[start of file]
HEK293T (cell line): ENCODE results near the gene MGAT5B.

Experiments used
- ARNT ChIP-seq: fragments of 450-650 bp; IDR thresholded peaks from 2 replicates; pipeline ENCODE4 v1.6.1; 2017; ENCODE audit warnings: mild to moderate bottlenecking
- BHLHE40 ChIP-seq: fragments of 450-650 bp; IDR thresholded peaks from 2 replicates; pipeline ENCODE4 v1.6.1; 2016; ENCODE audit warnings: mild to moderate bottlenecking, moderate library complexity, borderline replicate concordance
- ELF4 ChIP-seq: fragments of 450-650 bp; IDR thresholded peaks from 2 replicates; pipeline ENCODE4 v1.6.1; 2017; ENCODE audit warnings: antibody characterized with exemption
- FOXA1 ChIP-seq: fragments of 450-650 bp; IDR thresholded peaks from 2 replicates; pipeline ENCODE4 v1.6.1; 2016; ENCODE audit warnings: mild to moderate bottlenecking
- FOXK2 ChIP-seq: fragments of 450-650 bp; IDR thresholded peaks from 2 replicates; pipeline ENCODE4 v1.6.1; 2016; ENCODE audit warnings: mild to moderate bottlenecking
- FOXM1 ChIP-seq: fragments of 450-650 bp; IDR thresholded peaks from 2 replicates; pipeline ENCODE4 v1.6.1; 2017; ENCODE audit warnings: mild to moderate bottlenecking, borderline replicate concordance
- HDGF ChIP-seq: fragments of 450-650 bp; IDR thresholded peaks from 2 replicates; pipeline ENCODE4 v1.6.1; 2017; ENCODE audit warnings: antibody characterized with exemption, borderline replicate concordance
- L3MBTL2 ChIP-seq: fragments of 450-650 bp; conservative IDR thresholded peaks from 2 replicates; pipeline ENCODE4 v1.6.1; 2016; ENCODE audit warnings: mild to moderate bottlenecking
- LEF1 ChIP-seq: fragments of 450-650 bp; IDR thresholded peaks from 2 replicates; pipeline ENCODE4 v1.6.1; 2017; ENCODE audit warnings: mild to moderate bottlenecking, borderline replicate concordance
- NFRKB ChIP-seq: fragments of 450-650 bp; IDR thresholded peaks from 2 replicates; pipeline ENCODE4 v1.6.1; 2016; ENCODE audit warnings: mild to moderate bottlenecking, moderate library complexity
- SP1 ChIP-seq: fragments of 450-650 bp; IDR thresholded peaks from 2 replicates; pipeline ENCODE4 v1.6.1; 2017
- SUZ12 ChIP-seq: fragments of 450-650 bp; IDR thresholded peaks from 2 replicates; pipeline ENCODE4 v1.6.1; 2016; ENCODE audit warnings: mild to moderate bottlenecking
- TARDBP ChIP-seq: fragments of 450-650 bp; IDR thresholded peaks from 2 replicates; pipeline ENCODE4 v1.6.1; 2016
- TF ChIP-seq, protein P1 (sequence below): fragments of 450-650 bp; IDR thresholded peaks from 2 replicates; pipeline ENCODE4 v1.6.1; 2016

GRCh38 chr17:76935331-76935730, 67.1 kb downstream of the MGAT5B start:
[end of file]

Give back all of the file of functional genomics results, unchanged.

HEK293T (cell line): ENCODE results near the gene MGAT5B.

Experiments used
- ARNT ChIP-seq: fragments of 450-650 bp; IDR thresholded peaks from 2 replicates; pipeline ENCODE4 v1.6.1; 2017; ENCODE audit warnings: mild to moderate bottlenecking
- BHLHE40 ChIP-seq: fragments of 450-650 bp; IDR thresholded peaks from 2 replicates; pipeline ENCODE4 v1.6.1; 2016; ENCODE audit warnings: mild to moderate bottlenecking, moderate library complexity, borderline replicate concordance
- ELF4 ChIP-seq: fragments of 450-650 bp; IDR thresholded peaks from 2 replicates; pipeline ENCODE4 v1.6.1; 2017; ENCODE audit warnings: antibody characterized with exemption
- FOXA1 ChIP-seq: fragments of 450-650 bp; IDR thresholded peaks from 2 replicates; pipeline ENCODE4 v1.6.1; 2016; ENCODE audit warnings: mild to moderate bottlenecking
- FOXK2 ChIP-seq: fragments of 450-650 bp; IDR thresholded peaks from 2 replicates; pipeline ENCODE4 v1.6.1; 2016; ENCODE audit warnings: mild to moderate bottlenecking
- FOXM1 ChIP-seq: fragments of 450-650 bp; IDR thresholded peaks from 2 replicates; pipeline ENCODE4 v1.6.1; 2017; ENCODE audit warnings: mild to moderate bottlenecking, borderline replicate concordance
- HDGF ChIP-seq: fragments of 450-650 bp; IDR thresholded peaks from 2 replicates; pipeline ENCODE4 v1.6.1; 2017; ENCODE audit warnings: antibody characterized with exemption, borderline replicate concordance
- L3MBTL2 ChIP-seq: fragments of 450-650 bp; conservative IDR thresholded peaks from 2 replicates; pipeline ENCODE4 v1.6.1; 2016; ENCODE audit warnings: mild to moderate bottlenecking
- LEF1 ChIP-seq: fragments of 450-650 bp; IDR thresholded peaks from 2 replicates; pipeline ENCODE4 v1.6.1; 2017; ENCODE audit warnings: mild to moderate bottlenecking, borderline replicate concordance
- NFRKB ChIP-seq: fragments of 450-650 bp; IDR thresholded peaks from 2 replicates; pipeline ENCODE4 v1.6.1; 2016; ENCODE audit warnings: mild to moderate bottlenecking, moderate library complexity
- SP1 ChIP-seq: fragments of 450-650 bp; IDR thresholded peaks from 2 replicates; pipeline ENCODE4 v1.6.1; 2017
- SUZ12 ChIP-seq: fragments of 450-650 bp; IDR thresholded peaks from 2 replicates; pipeline ENCODE4 v1.6.1; 2016; ENCODE audit warnings: mild to moderate bottlenecking
- TARDBP ChIP-seq: fragments of 450-650 bp; IDR thresholded peaks from 2 replicates; pipeline ENCODE4 v1.6.1; 2016
- TF ChIP-seq, protein P1 (sequence below): fragments of 450-650 bp; IDR thresholded peaks from 2 replicates; pipeline ENCODE4 v1.6.1; 2016

GRCh38 chr17:76935331-76935730, 67.1 kb downstream of the MGAT5B start: